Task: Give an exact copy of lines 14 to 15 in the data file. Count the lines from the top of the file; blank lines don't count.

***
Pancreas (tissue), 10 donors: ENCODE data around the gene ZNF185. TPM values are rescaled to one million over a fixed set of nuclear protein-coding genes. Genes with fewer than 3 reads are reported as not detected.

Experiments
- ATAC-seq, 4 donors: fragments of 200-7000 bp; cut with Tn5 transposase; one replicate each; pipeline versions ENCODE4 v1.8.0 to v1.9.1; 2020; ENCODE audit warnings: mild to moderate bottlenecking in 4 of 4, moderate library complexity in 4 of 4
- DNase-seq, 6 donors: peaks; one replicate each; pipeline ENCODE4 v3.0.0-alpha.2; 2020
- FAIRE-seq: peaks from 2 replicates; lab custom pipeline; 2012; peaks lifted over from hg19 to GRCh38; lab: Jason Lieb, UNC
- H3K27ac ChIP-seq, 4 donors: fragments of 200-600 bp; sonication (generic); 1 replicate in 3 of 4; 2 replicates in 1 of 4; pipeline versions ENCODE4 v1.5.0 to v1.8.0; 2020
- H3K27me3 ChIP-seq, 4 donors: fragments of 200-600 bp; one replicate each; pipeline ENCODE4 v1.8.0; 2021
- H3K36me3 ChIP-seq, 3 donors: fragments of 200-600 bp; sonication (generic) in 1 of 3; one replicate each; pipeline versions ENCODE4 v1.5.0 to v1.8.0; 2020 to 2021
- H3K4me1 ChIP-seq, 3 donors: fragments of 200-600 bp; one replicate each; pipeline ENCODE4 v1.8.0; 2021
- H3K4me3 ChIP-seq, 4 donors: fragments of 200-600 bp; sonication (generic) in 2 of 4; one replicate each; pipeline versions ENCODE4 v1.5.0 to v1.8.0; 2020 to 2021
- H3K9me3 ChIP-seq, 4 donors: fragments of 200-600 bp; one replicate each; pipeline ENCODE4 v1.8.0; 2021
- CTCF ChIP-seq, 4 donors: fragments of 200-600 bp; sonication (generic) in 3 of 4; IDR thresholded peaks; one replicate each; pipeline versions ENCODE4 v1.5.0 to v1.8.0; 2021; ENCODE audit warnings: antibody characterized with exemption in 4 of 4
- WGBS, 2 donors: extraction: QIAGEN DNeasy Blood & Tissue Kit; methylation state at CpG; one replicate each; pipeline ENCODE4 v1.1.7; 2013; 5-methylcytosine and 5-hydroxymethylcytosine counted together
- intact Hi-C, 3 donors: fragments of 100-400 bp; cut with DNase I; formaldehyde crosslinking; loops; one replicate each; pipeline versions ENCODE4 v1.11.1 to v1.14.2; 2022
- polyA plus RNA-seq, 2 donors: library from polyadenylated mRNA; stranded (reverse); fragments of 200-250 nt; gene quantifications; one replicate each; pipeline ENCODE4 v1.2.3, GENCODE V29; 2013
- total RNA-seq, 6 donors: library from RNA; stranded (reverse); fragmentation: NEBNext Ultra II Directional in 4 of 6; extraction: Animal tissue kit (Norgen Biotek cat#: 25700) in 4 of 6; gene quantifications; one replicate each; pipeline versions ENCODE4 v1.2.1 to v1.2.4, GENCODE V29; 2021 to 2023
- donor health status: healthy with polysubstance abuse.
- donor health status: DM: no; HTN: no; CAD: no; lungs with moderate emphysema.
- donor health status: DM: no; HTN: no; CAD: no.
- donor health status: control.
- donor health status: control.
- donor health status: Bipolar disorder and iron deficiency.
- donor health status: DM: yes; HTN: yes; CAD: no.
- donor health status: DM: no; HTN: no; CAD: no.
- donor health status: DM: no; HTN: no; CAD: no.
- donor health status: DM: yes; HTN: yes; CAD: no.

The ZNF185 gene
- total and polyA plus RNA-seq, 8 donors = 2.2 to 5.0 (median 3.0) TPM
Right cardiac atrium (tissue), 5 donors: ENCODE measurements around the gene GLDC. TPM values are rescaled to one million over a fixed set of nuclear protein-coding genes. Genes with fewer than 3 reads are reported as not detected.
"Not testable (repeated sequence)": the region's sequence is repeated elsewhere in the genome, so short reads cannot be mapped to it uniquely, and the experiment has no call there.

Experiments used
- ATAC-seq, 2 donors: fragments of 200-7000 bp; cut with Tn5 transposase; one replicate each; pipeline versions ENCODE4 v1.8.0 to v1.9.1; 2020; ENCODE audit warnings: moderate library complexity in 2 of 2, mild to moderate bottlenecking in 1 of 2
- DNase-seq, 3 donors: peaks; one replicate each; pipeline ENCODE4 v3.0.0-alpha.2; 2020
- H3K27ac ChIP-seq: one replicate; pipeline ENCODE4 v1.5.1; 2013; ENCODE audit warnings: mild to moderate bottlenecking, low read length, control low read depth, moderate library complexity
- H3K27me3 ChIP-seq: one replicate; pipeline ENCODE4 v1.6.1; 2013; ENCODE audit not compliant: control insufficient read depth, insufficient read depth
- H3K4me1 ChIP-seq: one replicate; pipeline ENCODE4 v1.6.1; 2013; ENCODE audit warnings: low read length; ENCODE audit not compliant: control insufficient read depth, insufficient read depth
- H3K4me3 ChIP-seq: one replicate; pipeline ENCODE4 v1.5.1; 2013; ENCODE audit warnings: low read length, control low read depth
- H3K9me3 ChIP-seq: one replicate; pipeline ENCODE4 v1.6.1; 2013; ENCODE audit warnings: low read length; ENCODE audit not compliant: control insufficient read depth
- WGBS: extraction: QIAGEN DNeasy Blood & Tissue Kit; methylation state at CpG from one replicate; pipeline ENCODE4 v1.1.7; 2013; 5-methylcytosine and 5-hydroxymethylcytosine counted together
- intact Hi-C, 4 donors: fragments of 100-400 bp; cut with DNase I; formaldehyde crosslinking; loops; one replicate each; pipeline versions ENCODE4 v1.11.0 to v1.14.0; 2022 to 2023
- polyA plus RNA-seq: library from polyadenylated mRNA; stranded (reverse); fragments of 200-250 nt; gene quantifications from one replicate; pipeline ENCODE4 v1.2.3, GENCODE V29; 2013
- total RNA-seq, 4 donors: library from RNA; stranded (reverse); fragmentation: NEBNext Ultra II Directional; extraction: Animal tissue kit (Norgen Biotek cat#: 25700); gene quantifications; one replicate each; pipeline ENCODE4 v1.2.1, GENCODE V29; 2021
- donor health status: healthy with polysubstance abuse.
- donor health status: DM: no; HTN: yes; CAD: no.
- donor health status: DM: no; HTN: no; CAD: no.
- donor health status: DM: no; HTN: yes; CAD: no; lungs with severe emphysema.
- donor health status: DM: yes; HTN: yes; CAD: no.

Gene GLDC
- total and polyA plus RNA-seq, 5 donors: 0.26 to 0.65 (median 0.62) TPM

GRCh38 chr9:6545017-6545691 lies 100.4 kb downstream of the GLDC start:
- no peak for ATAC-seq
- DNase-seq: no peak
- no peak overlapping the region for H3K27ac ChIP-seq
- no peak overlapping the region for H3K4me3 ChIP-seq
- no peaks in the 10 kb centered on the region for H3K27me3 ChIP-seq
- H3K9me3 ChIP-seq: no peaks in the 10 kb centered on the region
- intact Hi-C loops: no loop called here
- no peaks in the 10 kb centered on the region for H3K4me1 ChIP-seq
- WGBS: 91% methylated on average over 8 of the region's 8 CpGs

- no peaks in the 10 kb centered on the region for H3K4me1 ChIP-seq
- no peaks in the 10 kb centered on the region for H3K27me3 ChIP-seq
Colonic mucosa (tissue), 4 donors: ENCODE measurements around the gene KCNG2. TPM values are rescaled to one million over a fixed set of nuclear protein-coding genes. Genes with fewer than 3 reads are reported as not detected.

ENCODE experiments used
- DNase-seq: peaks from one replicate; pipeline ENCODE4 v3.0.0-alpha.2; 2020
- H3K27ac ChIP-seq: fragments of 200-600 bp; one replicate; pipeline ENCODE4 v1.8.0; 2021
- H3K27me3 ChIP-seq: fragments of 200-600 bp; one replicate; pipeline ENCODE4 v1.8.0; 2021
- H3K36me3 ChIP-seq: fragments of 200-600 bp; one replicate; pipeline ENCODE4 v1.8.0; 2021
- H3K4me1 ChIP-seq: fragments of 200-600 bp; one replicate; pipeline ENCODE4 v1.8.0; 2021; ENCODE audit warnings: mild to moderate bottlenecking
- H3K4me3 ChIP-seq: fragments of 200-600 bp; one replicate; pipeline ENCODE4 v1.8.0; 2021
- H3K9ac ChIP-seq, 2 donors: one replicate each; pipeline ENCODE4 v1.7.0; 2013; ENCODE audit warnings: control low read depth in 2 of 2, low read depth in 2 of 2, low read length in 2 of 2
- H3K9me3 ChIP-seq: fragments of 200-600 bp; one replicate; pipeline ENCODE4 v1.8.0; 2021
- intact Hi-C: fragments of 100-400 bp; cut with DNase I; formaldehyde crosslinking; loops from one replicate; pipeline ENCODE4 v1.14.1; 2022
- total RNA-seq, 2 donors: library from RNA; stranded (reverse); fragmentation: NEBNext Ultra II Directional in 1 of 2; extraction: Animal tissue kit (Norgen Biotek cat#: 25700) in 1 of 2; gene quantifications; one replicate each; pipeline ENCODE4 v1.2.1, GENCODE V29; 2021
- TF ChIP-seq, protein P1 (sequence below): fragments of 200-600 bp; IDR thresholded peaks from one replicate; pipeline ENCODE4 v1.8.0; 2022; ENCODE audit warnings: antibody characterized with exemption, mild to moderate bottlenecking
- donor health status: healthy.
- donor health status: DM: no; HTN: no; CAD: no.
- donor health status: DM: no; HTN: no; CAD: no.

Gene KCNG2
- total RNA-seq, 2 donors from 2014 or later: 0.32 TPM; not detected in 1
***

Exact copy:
- intact Hi-C, 3 donors: fragments of 100-400 bp; cut with DNase I; formaldehyde crosslinking; loops; one replicate each; pipeline versions ENCODE4 v1.11.1 to v1.14.2; 2022
- polyA plus RNA-seq, 2 donors: library from polyadenylated mRNA; stranded (reverse); fragments of 200-250 nt; gene quantifications; one replicate each; pipeline ENCODE4 v1.2.3, GENCODE V29; 2013